By Stephen Borgna sborgna@the-leader.com

Early Saturday morning, thousands of men and women across Steuben County will wake before dawn for one of the year’s annual traditions.

Preceded by bow season, which began in October, gun season for New York deer hunting officially commences at dawn Saturday and will run until Dec. 11 in Steuben and Chemung Counties. By 6 a.m., thousands of hunters will be perched in tree stands or on the ground, with eyes peeled for this year’s harvest.

Archie Frunzi, of Caton, will be among them.

Frunzi, a longtime hunter, will take to the woods with his Winchester .30-30 lever action rifle. Occasionally, he likes to use a larger 30-06 rifle, but prefers the .30-30.

Frunzi has lived on his land for approximately 21 years now, and normally hunts on his private 55 acre property along with his son and other friends. He has seen many hunting seasons come and go.

This year, he believes hunters will have to spend more time in the woods than usual.

“I think you’re going to see less deer this year than in past years,” Frunzi said. “Normally in the fields, you’ll see herds of 8, 10, 12 of them. Not this year.”

“It’s been too warm,” he said.

Many will attribute less deer movement this year as due to warmer fall temperatures, compared to the frosty mornings usually associated with deer season and prefered by many hunters. Deer will tend to limit movement in warmer temperatures, and exert movement when it’s colder.

While the deer may move around less if it’s warm, DEC Senior Wildlife Biologist Art Kirsch said there’s still plenty of them.

“We’re coming off of a two-year very small decline in deer harvests affected by those two tough winters we had two and three winters ago,” Kirsch said. “But largely the effects of that are behind us now, and there should be plenty - especially younger deer out there, younger bucks - because we hardly had any winter at all last winter, so there was virtually no deer mortality over the winter.”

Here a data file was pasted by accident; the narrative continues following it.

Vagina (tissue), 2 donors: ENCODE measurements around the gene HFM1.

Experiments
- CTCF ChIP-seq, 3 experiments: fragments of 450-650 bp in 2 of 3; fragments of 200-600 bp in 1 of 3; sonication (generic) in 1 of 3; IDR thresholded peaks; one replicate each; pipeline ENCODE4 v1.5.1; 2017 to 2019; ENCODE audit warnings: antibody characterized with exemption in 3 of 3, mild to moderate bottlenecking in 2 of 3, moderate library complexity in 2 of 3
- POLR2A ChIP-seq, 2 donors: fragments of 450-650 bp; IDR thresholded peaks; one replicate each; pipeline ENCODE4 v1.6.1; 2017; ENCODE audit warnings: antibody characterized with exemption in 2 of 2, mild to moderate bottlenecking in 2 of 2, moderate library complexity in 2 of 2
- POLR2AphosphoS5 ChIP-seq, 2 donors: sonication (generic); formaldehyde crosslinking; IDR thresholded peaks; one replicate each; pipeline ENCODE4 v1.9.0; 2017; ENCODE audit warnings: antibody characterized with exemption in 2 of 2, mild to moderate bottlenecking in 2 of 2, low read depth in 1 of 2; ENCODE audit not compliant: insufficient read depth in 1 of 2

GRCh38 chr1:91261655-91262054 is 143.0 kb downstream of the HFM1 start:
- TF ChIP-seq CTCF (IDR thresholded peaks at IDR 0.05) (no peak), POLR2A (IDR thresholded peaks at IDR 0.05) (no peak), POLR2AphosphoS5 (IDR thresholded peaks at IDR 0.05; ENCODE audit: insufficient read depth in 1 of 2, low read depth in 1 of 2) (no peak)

He also said that during opening day when there’s so many hunters in the woods, warmer temperatures may not matter, which may come as good news. 

“The opening few days there’s so many hunters out there that I don’t know if it’s a factor of how much deer move naturally,” Kirsch said. “They’re going to be pushed around.”

“The forecast calls for much colder the day after,” he added. “Sunday might be the time to be in the woods. With a dropping barometer and a cold front coming through, this time of year the conventional wisdom is that it spells for really good hunting.”

According to WETM’s Thursday evening forecast, Saturday is expected to be cloudy with rain and snow showers likely, and a high of 62.

Conditions are expected to be more-favorable Sunday. The forecast calls for clouds and wind with snow showers likely, with a high of 36.

In a statement several weeks ago, the US Forest Service wished to remind hunters of several pointers to consider for staying warm and safe during the hunt:

N. Check weather reports before visiting the forest - dress properly and be prepared for the worst possible conditions.

N. Tell someone where you will be hunting and when you will return - be familiar with the area that you are hunting.

N. Wear blaze orange and try to be visible from all directions.

N. Check hunting equipment before and after each outing, and maintain it properly. Familiarize yourself with the operation of your firearm before using it in the field.

N. Carry a spare set of dry clothes. Use layering techniques to prevent moisture retention, while maintaining body warmth.

N. Always bring waterproof gear.

N. Have a first aid kit, flashlight, cell phone, food and water in case of an emergency.

N. Clearly identify your target before shooting to prevent accidents or fatalities. Fire only at clearly identified wildlife and know what is beyond your target.

N. Be alert when hunting near developed areas and trails. Other recreationists are in the forest as well.